The Smartest Presidents

A reader emailed me, asking me to delve into presidential intelligence a bit more.  I’ve thought about it, read what some presidential scholars have said, and used a little bit of common sense.  In considering the issue, I’ve looked at the definitions of intelligence offered by, and settled on this one: “manifestation of a high mental capacity.”  So which presidents had the highest manifestations of mental capacity?  Here’s my list:

1.  Thomas Jefferson.  Jefferson was a brilliant political philosopher and master wordsmith, capturing in one document what would become the defining ideal of our nation – that all men are created equal.  But what separates Jefferson from other presidents was his accomplishments in a wide range of other areas.  He designed one of the most unique and beautiful homes in the United States.  He invented numerous gadgets, including a primitive copy machine, a system for closing doors, and a swivel chair.  He ran a successful plantation, using many new agricultural techniques.  For his wide range of accomplishments across diverse areas, he has to be considered our most intelligent president.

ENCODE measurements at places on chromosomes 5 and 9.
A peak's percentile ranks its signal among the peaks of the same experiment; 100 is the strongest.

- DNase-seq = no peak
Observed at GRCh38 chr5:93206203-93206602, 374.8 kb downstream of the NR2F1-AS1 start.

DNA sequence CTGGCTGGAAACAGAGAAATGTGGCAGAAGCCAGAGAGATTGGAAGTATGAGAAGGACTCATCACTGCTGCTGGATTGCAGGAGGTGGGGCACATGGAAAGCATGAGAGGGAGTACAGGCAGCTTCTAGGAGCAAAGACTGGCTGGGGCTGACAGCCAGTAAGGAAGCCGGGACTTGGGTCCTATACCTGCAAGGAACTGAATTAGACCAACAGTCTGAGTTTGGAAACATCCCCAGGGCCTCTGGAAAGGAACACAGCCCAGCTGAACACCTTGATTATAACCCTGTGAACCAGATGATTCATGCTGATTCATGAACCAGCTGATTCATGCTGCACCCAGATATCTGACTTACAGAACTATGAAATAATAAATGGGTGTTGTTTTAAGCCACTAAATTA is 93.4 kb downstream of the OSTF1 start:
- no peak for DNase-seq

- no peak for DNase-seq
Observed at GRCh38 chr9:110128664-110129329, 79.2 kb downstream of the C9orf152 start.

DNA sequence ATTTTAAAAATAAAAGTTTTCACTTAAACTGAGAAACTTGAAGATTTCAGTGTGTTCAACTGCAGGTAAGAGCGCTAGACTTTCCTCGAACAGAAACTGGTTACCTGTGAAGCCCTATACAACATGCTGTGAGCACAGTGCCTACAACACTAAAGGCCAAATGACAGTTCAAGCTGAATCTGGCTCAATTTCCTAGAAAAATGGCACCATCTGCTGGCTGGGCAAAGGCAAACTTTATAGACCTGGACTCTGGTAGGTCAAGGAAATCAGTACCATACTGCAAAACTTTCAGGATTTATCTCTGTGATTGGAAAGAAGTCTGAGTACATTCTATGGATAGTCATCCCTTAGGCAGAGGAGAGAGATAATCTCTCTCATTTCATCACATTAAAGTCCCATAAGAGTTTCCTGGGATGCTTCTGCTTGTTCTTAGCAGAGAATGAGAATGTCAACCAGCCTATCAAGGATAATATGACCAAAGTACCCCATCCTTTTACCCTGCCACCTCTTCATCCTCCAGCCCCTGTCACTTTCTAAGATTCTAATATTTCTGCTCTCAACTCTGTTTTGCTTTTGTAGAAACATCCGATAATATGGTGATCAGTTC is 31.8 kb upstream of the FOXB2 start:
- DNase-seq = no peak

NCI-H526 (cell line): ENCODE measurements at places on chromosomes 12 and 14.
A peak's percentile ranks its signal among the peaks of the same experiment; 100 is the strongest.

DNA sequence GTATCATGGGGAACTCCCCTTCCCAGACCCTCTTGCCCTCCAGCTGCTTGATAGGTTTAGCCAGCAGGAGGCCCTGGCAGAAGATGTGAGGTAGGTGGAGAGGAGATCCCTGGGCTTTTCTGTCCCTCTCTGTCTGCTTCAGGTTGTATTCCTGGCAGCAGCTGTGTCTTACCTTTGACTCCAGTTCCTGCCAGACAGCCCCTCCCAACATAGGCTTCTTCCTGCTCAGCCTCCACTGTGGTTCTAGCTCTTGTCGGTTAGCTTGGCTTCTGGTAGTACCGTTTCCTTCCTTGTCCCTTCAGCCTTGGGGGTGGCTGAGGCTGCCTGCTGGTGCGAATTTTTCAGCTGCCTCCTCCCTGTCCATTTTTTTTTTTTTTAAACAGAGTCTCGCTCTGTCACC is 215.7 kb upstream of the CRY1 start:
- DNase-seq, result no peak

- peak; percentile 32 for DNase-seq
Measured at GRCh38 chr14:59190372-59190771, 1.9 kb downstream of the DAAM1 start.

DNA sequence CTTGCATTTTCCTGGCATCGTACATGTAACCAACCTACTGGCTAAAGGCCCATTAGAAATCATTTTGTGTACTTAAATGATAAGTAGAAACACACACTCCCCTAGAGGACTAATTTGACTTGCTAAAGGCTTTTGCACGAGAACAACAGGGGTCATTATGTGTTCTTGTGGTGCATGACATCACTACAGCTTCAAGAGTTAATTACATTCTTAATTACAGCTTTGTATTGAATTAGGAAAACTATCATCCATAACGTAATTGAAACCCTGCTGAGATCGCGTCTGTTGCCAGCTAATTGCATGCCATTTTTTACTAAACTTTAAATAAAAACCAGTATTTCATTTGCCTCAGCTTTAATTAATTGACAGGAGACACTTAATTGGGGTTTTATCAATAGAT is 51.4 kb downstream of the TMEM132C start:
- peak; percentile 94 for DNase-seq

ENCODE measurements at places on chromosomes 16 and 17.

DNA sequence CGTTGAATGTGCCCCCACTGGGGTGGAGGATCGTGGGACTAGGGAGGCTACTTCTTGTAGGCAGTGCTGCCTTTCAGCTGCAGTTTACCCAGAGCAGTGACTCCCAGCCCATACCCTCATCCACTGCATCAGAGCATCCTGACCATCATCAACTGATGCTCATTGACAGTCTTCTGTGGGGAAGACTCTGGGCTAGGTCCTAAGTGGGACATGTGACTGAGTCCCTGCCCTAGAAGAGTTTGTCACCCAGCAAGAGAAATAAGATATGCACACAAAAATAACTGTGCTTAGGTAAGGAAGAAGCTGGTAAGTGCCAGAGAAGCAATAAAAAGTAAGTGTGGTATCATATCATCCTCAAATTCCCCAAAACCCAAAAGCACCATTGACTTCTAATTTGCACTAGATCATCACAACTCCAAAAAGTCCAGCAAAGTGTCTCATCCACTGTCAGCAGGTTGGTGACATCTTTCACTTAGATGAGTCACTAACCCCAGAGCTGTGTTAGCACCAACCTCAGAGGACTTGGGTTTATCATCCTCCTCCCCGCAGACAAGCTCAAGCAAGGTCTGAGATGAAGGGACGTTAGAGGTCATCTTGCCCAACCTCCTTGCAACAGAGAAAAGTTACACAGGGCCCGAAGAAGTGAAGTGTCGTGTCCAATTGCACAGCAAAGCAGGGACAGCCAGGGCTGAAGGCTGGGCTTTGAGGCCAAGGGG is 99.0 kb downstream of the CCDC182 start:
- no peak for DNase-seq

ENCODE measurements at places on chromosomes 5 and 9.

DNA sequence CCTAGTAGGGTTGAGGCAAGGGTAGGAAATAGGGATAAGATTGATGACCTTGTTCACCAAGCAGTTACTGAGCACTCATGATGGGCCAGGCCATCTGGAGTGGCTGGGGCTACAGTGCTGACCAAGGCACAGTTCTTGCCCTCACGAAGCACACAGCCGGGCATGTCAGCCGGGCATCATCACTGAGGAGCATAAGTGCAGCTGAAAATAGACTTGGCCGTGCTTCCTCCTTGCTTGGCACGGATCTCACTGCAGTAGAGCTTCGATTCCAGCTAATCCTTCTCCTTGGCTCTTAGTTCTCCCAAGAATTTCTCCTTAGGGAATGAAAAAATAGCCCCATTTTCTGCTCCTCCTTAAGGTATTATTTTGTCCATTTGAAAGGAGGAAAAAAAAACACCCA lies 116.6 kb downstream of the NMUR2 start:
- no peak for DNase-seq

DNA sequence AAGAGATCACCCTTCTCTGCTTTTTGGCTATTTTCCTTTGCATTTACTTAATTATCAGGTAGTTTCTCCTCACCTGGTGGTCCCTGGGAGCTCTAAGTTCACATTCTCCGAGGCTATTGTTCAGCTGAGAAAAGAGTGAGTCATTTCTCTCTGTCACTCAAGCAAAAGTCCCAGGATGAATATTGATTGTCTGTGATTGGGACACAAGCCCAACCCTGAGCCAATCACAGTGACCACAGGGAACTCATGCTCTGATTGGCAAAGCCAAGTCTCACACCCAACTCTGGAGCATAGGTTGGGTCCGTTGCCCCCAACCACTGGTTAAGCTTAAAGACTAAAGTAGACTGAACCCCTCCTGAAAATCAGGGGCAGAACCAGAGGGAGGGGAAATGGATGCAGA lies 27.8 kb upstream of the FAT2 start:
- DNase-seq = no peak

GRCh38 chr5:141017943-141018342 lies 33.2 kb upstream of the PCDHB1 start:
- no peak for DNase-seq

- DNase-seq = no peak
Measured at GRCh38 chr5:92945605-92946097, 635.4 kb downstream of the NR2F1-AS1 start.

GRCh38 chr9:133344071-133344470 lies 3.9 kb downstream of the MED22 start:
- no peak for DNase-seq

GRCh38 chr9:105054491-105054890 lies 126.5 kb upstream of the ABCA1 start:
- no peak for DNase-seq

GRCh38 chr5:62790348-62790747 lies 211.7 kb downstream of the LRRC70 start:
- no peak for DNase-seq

2.  Abraham Lincoln.  Most presidential scholars disagree with me here, and don’t even place Lincoln in the top five.  Certainly Lincoln did not have Jefferson’s refinement, education, or cross-disciplinary accomplishments.  But Lincoln was a master of language.  In this one area, his accomplishments may even exceed Jefferson’s.  The Gettysburg Address has become almost as much a part of our democratic foundation as the Declaration of Independence, and the Second Inaugural Address is a masterpiece.  Lincoln wrote like a poet (and was a poet), using phrases like “mystic chords of memory” and “the father of waters again goes unvexed to the sea.”   Besides his written command of the English language, he was an accomplished orator.  He was also, as libraries of books attest, a political genius.

3.  James Madison.  Madison wrote large portions of the Constitution and Bill of Rights, and authored some of the Federalist Letter.  His authorship of these documents is a testament to his brilliance as a political philosopher and legal thinker, and mastery of the English language.  Madison was also highly educated, spoke numerous languages, and studied a wide variety of subjects.

4.  John Adams.  John Adams, like the three presidents preceding him on this list, was a master of the English language.  He was perhaps the most effective orator among the Founding Fathers – an extraordinary accomplishment.  His speeches helped ensure passage of the Declaration of Independence.

5.  Theodore Roosevelt.  Roosevelt, like Jefferson, had accomplishments across several different areas.  He was a historian, writer, military leader, and naturalist.  Roosevelt also had a photographic memory.  It is likely his photographic memory that enabled to him to write more than ten books on topics from ranching to the history New York City, over the course of his very busy life.


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